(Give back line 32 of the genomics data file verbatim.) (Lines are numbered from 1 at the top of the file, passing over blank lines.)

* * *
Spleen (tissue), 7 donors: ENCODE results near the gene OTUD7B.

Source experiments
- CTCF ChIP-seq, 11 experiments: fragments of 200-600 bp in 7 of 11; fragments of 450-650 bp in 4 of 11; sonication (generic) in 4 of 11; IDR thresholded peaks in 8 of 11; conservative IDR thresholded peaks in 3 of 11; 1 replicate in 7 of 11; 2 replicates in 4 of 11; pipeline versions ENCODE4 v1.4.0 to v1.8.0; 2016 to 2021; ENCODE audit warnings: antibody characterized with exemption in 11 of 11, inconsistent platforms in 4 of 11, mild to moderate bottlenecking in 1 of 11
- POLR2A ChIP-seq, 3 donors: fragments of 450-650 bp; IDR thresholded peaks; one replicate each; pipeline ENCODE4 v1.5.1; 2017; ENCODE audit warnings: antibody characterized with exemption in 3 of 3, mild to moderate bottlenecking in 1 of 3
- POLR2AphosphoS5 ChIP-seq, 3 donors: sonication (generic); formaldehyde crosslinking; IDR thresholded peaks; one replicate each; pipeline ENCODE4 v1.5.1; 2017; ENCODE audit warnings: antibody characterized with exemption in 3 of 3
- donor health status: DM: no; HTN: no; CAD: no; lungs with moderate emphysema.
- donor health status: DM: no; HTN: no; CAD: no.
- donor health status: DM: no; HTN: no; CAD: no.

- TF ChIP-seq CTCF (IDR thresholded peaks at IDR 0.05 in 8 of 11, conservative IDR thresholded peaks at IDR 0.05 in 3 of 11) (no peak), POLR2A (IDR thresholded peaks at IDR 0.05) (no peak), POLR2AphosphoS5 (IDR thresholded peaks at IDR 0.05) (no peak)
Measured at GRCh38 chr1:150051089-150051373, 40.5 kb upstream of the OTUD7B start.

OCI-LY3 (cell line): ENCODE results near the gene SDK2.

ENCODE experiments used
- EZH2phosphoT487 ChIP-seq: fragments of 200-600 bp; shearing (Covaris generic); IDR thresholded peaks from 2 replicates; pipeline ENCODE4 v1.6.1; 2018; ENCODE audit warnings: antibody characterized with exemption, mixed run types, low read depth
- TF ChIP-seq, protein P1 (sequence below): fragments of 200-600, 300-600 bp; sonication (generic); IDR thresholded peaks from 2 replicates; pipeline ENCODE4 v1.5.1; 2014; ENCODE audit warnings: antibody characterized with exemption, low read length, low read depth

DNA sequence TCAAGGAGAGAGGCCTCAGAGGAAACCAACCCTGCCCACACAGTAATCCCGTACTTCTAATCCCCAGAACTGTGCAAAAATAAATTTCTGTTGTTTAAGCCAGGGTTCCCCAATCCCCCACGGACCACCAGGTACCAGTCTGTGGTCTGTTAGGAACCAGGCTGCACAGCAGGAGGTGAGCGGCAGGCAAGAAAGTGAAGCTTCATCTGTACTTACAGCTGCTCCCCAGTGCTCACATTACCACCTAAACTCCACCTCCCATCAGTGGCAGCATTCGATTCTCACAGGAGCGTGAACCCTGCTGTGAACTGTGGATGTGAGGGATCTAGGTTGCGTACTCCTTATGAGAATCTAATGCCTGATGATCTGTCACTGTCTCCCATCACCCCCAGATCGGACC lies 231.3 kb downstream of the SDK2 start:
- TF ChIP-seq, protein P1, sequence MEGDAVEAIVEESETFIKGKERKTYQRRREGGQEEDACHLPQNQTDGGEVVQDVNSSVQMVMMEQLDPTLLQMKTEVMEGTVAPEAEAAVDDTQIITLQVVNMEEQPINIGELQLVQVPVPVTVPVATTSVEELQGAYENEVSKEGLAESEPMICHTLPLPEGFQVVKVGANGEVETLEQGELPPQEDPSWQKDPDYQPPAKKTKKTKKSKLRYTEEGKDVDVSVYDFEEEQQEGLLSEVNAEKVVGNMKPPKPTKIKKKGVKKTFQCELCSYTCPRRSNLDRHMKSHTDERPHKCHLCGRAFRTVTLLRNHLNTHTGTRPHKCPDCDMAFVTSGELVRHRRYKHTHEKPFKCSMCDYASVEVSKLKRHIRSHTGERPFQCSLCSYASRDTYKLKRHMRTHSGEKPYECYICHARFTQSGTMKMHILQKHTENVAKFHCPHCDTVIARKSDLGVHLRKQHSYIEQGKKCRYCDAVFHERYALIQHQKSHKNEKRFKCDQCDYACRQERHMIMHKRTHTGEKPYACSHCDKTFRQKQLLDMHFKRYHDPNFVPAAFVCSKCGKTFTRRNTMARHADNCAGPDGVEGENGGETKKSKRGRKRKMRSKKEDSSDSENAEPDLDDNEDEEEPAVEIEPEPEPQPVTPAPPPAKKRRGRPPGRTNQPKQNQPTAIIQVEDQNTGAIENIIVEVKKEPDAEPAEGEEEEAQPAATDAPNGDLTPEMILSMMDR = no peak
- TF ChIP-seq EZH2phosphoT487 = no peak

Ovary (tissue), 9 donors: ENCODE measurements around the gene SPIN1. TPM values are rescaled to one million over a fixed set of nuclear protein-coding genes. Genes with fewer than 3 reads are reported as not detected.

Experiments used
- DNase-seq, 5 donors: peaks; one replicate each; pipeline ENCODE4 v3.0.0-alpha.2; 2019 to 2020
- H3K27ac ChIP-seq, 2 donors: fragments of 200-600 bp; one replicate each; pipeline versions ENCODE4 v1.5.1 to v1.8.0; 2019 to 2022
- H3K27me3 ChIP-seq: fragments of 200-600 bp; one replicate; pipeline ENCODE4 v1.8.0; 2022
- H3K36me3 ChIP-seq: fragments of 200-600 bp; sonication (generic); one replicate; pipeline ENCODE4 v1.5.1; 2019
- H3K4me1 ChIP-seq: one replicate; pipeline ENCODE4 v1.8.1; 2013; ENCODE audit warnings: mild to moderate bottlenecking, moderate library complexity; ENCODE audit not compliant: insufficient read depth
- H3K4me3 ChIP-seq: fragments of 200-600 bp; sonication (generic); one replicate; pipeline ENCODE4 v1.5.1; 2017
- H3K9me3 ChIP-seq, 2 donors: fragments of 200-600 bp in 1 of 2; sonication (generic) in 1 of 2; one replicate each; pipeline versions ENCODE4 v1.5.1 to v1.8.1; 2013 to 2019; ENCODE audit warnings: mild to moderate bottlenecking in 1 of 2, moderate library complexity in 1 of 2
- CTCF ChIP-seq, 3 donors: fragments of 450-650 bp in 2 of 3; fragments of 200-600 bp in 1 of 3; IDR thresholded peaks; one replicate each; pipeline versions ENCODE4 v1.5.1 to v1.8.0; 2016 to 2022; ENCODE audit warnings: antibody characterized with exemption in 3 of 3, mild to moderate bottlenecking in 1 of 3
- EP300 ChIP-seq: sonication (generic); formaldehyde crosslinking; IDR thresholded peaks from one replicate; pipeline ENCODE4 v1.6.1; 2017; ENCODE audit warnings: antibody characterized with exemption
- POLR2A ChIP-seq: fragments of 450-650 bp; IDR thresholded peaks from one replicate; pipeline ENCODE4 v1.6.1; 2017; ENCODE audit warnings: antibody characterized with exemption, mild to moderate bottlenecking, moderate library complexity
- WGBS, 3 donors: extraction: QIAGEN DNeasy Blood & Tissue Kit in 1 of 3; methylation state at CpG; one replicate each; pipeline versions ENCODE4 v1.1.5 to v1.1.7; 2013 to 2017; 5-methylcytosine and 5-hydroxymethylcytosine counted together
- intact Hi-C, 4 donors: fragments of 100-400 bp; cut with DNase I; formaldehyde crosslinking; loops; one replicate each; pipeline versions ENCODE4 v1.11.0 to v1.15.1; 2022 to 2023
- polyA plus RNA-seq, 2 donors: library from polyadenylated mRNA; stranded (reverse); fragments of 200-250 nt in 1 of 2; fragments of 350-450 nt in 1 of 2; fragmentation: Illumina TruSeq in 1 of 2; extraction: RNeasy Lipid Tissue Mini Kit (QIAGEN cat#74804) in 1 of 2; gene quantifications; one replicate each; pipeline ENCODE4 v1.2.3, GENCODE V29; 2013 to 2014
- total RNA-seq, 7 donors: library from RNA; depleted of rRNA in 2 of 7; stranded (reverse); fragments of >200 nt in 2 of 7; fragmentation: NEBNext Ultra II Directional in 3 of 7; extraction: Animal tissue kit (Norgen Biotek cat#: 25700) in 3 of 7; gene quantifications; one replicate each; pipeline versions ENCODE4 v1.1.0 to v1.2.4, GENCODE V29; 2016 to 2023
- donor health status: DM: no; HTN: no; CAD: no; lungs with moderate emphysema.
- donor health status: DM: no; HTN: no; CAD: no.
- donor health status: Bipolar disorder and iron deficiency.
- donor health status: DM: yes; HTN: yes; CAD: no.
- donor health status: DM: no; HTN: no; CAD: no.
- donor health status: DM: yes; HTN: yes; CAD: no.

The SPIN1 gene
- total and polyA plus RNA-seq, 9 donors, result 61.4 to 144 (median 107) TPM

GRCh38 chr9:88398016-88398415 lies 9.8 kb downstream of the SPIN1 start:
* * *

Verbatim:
- polyA plus RNA-seq, 2 donors: library from polyadenylated mRNA; stranded (reverse); fragments of 200-250 nt in 1 of 2; fragments of 350-450 nt in 1 of 2; fragmentation: Illumina TruSeq in 1 of 2; extraction: RNeasy Lipid Tissue Mini Kit (QIAGEN cat#74804) in 1 of 2; gene quantifications; one replicate each; pipeline ENCODE4 v1.2.3, GENCODE V29; 2013 to 2014